If you consider yourself a fan of the horror genre, you have probably heard the cliché “the black guy dies first” or “the black character always dies first.” Some of the most popuAlar franchises have indulged in it and many others have poked fun at this “trend.”
However, the representation of African Americans in horror is a long road, closely entwined with the civil rights movement and the struggles for representation that faced them and other people of color.
During the past few months, I have spoken with two experts on the subject of Black Horror. Mark H. Harris is the co-author of “The Black Guy Dies First: Black Horror Cinema from Fodder to Oscar.” Tananarive Due is an author and professor of Black Horror and Afrofuturism at UCLA. She is also an executive producer on the documentary “Horror Noire” currently streaming on Shudder.
The roots of Black Horror tie back to the early roots of cinema itself. The film often cited as the first ever Black Horror film is “Son of Ingagi” from 1940. Written by Spencer Williams Jr., better known for “Amos and Andy,” it was groundbreaking for starring an all-black cast and having black characters holding jobs that were uncommon given the segregation and racism of the period.
Moving forward to 1968, one of the most tumultuous years in American history, a little film was released known as “Night of the Living Dead.” Despite being directed by a white man, George Romero, and starring a predominantly white cast, the film made headlines for the casting of its lead. In the year that Martin Luther King Jr. and Bobby Kennedy were assassinated, the casting of Duane Jones as a strong, competent leader who took charge of a group of white survivors and occasionally smacked them around shocked many audience members.
For Mark H. Harris, seeing the original film on VHS made him fall in love with the genre. As he told me, “I was just blown away by this black and white movie that seemed so old to me, but having this black actor taking charge and slapping white people around.” He went on with, “Even seeing that movie in the ’80s, I think that role would still have been ahead of its time, because we still didn’t see that many movies with this black character being a central protagonist.”
Rolling into the 1970s, the age of “Blaxploitation” was born. This was an era defined by black filmmakers, black casts and crews and films that were made specifically for black audiences. Some activists argue that Blaxploitation was detrimental as some films would play into black stereotypes. This period was marked with comedies, dramas, action and of course horror. The most famous film of this time was 1972’s “Blacula.”
As the Blaxploitation era began to die down in Hollywood, the 1980s brought about a massive step back for black representation in horror. This is where many believe the idea of “the black guy dies first” came into the pop culture. This era of horror was focused much more on slashers and high body counts. Black characters were essentially relegated to another number on the kill count.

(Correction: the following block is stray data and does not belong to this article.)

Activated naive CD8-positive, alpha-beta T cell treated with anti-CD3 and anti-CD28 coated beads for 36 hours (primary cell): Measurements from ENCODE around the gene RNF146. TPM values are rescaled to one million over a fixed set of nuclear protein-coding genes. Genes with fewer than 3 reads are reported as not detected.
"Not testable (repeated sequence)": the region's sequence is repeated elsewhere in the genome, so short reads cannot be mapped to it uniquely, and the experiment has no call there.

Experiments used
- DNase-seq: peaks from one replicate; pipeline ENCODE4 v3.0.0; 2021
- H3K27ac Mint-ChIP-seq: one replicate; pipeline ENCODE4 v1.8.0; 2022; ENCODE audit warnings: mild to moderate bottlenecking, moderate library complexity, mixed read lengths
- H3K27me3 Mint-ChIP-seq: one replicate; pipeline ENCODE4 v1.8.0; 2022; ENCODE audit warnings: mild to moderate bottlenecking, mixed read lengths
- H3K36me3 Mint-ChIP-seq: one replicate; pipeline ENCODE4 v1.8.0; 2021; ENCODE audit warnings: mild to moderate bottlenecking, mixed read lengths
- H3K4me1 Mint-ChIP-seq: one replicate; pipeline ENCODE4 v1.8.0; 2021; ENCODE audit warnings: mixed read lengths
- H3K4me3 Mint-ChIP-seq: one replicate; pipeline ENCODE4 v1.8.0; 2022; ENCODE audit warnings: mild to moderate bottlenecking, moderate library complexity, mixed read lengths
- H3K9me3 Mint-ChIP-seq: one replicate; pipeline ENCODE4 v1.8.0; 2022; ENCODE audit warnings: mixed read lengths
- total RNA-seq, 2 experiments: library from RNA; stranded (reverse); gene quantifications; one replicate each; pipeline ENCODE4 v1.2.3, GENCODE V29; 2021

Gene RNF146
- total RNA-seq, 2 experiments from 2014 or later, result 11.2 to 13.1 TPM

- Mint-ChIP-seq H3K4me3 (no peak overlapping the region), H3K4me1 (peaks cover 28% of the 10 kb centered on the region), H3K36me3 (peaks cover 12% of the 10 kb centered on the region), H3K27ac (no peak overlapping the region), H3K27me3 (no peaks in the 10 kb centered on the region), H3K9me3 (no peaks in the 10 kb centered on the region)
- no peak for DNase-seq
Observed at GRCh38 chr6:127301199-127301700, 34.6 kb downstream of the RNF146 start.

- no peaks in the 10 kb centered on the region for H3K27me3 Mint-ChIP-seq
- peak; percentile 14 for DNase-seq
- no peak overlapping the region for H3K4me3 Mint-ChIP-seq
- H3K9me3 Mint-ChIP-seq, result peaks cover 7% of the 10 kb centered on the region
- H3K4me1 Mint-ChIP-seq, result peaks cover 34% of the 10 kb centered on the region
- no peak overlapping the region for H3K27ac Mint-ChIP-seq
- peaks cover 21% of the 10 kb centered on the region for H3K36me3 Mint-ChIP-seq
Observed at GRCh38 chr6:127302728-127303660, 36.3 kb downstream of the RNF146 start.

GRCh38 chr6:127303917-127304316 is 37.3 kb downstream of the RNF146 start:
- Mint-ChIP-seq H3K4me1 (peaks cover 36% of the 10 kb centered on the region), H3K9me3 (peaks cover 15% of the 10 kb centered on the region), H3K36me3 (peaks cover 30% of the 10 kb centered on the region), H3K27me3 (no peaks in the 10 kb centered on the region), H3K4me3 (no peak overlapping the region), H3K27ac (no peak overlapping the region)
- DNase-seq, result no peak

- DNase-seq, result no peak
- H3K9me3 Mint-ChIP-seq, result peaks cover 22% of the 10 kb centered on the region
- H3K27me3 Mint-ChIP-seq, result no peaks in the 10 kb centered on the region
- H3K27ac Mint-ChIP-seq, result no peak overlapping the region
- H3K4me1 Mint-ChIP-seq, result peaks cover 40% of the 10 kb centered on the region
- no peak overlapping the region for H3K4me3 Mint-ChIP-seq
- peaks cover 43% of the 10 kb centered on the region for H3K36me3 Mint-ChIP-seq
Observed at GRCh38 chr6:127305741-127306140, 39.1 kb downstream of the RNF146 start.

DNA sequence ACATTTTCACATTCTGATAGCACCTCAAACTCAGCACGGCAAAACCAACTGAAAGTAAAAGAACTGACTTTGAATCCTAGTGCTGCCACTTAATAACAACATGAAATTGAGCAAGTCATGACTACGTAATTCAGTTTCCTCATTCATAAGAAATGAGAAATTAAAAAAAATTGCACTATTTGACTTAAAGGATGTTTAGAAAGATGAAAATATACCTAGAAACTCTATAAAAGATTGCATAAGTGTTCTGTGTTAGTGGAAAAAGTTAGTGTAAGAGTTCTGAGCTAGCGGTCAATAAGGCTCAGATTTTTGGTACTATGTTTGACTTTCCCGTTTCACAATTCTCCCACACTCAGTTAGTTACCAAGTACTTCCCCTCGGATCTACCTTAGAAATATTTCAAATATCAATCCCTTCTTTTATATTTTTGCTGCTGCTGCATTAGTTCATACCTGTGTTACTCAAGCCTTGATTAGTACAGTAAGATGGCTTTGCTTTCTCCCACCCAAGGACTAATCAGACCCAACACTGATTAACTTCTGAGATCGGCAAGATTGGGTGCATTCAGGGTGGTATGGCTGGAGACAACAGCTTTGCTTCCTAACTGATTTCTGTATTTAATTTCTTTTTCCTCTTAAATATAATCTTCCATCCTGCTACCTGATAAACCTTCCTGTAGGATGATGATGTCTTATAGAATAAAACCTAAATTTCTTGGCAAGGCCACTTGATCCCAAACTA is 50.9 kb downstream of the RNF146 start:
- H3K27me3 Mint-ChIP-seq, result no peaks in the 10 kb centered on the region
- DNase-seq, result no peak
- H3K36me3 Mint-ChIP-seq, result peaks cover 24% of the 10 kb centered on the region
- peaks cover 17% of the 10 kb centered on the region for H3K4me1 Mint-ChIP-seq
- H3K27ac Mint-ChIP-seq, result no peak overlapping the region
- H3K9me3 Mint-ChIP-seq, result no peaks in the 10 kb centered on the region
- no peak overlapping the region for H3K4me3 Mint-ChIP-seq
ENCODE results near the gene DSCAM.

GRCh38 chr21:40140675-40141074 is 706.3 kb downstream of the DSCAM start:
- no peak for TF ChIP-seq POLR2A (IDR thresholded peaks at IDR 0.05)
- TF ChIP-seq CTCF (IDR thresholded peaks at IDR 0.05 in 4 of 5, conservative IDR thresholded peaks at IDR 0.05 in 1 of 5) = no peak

“I continued to love the genre even though black characters didn’t particularly fare well,” Harris told me. “I took it with a grain of salt because it wasn’t only in horror that black characters were sidelined and marginalized, it was in every genre.”
While the ’80s were a large step back, the ’90s saw a new resurgence of black filmmakers and black stories being told on the big screen. The films of Spike Lee and John Singleton are often cited for restarting a black revolution in Hollywood, and horror joined in as well.
“The ’90s was just a golden time for all kinds of black art and that’s when you started to see a lot of horror movies popping up,” said Tananarive Due. “There were a lot of black creators trying to get their movies made and miraculously sometimes they did get their movies made.” Essential films of the time include “Def by Temptation,” “Eve’s Bayou,” “Tales from the Hood” and an honorable mention to “Candyman.”
The 2000s would spell another dark period of little to no representation for black characters or filmmakers, but the 2010s would bring about another renaissance thanks to “Get Out” in 2017.
“It knocked the doors open and you started to see different types of black horror. Not just racism as the monster like ‘Get Out,’ but it could be about class differences like ‘Us’ or when Hollywood is metaphorically trying to eat you like in ‘Nope,” Due said.
However, Mark H. Harris sees the success of “Get Out” more as a double-edged sword. Harris said, “It’s great because it’s opened the door for a lot of horror movies, but on the other hand, everything is going to be compared to “Get Out.”
While some studios have certainly tried to recreate the success of Jordan Peele’s work without the nuance, the 2010s and 2020s so far have given some truly fruitful offerings for genre fans. Even as recently as this year, “Talk to Me” stars an incredibly talented black lead in Sophie Wilde and is one of the best films of the year.
It is clear from this history that horror goes in cycles, as all genres often do, but as filmmaking becomes more accessible and the opportunity for creative and talented filmmakers becomes more abundant, the chances of black horror fading away like in the ’80s is far less likely.